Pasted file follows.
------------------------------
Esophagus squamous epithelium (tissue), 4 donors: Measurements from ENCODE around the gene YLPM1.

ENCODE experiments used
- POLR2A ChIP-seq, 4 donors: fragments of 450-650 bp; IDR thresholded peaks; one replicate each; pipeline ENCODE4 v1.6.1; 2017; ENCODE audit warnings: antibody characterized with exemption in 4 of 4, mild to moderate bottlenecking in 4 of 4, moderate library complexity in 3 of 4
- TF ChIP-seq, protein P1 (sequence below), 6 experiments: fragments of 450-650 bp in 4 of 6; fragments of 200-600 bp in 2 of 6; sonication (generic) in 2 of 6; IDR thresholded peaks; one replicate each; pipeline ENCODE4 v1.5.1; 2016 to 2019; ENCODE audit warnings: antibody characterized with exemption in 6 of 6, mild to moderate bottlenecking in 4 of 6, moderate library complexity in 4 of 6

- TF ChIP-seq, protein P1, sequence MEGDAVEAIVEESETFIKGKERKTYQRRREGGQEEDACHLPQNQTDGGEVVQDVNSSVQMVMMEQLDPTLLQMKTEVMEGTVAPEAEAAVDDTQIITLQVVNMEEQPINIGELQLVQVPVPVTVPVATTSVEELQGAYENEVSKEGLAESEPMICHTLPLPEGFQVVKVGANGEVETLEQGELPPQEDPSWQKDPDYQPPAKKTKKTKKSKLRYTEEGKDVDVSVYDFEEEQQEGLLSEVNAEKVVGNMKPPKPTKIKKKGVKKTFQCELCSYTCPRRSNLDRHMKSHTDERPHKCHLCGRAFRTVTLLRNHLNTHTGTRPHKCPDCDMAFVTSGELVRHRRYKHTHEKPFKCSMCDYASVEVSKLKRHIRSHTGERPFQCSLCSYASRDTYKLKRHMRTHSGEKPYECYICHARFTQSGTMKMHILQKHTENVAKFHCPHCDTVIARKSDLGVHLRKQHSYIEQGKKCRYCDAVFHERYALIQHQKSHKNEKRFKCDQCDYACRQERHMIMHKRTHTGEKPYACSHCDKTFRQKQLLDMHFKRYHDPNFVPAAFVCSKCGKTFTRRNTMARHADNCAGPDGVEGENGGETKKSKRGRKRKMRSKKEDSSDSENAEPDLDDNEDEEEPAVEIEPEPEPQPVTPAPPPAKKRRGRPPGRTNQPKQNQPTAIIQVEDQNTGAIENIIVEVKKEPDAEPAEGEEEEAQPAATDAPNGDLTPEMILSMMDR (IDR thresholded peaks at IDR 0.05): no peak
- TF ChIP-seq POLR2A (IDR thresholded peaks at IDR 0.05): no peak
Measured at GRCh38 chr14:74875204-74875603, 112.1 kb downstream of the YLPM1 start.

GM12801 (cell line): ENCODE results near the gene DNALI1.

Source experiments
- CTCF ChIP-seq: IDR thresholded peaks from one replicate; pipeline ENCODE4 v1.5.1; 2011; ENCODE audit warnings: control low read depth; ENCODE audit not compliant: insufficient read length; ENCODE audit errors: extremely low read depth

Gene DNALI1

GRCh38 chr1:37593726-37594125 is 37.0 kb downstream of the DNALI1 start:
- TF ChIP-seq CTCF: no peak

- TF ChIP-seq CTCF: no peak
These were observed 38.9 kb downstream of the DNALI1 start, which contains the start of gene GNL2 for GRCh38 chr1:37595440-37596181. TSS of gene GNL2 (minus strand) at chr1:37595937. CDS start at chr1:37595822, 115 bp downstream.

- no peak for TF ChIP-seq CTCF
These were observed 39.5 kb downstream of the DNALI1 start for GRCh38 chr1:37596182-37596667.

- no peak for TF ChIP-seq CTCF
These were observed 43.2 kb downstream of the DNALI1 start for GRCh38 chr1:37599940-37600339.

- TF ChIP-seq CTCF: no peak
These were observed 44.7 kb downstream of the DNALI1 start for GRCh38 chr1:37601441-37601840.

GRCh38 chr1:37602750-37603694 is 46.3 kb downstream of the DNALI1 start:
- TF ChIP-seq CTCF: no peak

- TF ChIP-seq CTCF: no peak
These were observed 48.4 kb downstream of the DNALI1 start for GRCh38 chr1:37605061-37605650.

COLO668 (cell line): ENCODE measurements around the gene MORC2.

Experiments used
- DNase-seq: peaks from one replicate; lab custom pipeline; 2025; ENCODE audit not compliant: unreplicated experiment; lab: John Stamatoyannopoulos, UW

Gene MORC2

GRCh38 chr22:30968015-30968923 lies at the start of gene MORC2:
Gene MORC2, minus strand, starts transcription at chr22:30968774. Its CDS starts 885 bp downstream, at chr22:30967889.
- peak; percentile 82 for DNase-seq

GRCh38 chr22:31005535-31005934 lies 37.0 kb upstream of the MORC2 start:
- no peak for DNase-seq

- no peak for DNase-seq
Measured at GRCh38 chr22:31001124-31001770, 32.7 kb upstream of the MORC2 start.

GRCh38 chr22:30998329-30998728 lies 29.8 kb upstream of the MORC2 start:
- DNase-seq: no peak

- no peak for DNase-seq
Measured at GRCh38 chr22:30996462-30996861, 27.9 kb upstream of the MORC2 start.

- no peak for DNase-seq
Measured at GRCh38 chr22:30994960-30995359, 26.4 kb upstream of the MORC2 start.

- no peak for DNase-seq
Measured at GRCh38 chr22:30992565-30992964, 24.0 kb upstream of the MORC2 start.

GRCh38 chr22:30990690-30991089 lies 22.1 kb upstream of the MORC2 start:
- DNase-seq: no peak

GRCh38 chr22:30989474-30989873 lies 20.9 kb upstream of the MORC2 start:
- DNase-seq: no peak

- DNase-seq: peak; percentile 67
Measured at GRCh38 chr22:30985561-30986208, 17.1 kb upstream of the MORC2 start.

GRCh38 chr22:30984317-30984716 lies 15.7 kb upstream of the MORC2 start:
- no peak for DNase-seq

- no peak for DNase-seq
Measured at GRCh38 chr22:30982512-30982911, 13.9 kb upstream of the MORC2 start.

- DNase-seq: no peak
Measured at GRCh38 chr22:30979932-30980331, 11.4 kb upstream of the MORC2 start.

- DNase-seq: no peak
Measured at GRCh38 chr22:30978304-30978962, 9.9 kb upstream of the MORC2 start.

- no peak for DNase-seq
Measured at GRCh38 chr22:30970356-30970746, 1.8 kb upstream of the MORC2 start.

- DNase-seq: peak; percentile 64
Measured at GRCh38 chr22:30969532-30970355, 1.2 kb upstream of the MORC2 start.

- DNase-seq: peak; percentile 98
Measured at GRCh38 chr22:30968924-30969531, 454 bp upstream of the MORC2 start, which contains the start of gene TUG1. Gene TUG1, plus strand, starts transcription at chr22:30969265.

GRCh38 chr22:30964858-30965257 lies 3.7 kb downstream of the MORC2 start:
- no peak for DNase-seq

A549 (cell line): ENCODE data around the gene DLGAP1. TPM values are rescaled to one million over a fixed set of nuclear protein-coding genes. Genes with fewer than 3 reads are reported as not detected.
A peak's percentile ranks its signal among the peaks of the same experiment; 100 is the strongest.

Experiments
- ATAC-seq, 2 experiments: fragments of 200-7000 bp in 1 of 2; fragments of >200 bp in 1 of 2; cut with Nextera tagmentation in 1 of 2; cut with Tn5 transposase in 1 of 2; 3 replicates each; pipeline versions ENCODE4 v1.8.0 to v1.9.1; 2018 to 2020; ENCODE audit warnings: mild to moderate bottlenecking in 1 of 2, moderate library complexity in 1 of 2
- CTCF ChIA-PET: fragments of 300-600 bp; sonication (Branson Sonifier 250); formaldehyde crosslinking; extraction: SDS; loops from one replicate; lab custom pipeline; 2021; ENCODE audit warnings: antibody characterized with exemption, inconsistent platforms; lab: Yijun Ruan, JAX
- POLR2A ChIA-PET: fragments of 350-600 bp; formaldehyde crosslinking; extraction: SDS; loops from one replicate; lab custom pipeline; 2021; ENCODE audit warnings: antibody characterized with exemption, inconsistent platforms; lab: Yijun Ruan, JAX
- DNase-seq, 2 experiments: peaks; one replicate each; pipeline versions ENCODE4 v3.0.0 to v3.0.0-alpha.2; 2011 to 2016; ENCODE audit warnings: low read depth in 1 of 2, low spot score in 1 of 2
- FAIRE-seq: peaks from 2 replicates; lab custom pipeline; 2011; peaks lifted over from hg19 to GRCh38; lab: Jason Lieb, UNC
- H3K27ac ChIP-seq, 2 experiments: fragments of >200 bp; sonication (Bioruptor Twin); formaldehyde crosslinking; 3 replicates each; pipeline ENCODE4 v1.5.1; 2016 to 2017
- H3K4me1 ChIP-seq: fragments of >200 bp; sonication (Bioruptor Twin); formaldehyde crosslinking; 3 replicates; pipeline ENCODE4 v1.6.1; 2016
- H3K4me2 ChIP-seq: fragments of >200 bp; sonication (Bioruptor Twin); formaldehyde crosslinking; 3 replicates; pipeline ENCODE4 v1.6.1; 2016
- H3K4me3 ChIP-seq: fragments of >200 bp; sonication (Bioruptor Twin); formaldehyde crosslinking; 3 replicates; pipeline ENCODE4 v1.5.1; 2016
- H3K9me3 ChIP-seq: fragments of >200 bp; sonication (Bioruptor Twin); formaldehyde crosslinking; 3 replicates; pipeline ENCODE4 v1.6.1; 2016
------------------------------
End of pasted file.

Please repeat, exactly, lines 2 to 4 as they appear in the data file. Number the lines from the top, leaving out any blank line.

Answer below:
ENCODE experiments used
- POLR2A ChIP-seq, 4 donors: fragments of 450-650 bp; IDR thresholded peaks; one replicate each; pipeline ENCODE4 v1.6.1; 2017; ENCODE audit warnings: antibody characterized with exemption in 4 of 4, mild to moderate bottlenecking in 4 of 4, moderate library complexity in 3 of 4
- TF ChIP-seq, protein P1 (sequence below), 6 experiments: fragments of 450-650 bp in 4 of 6; fragments of 200-600 bp in 2 of 6; sonication (generic) in 2 of 6; IDR thresholded peaks; one replicate each; pipeline ENCODE4 v1.5.1; 2016 to 2019; ENCODE audit warnings: antibody characterized with exemption in 6 of 6, mild to moderate bottlenecking in 4 of 6, moderate library complexity in 4 of 6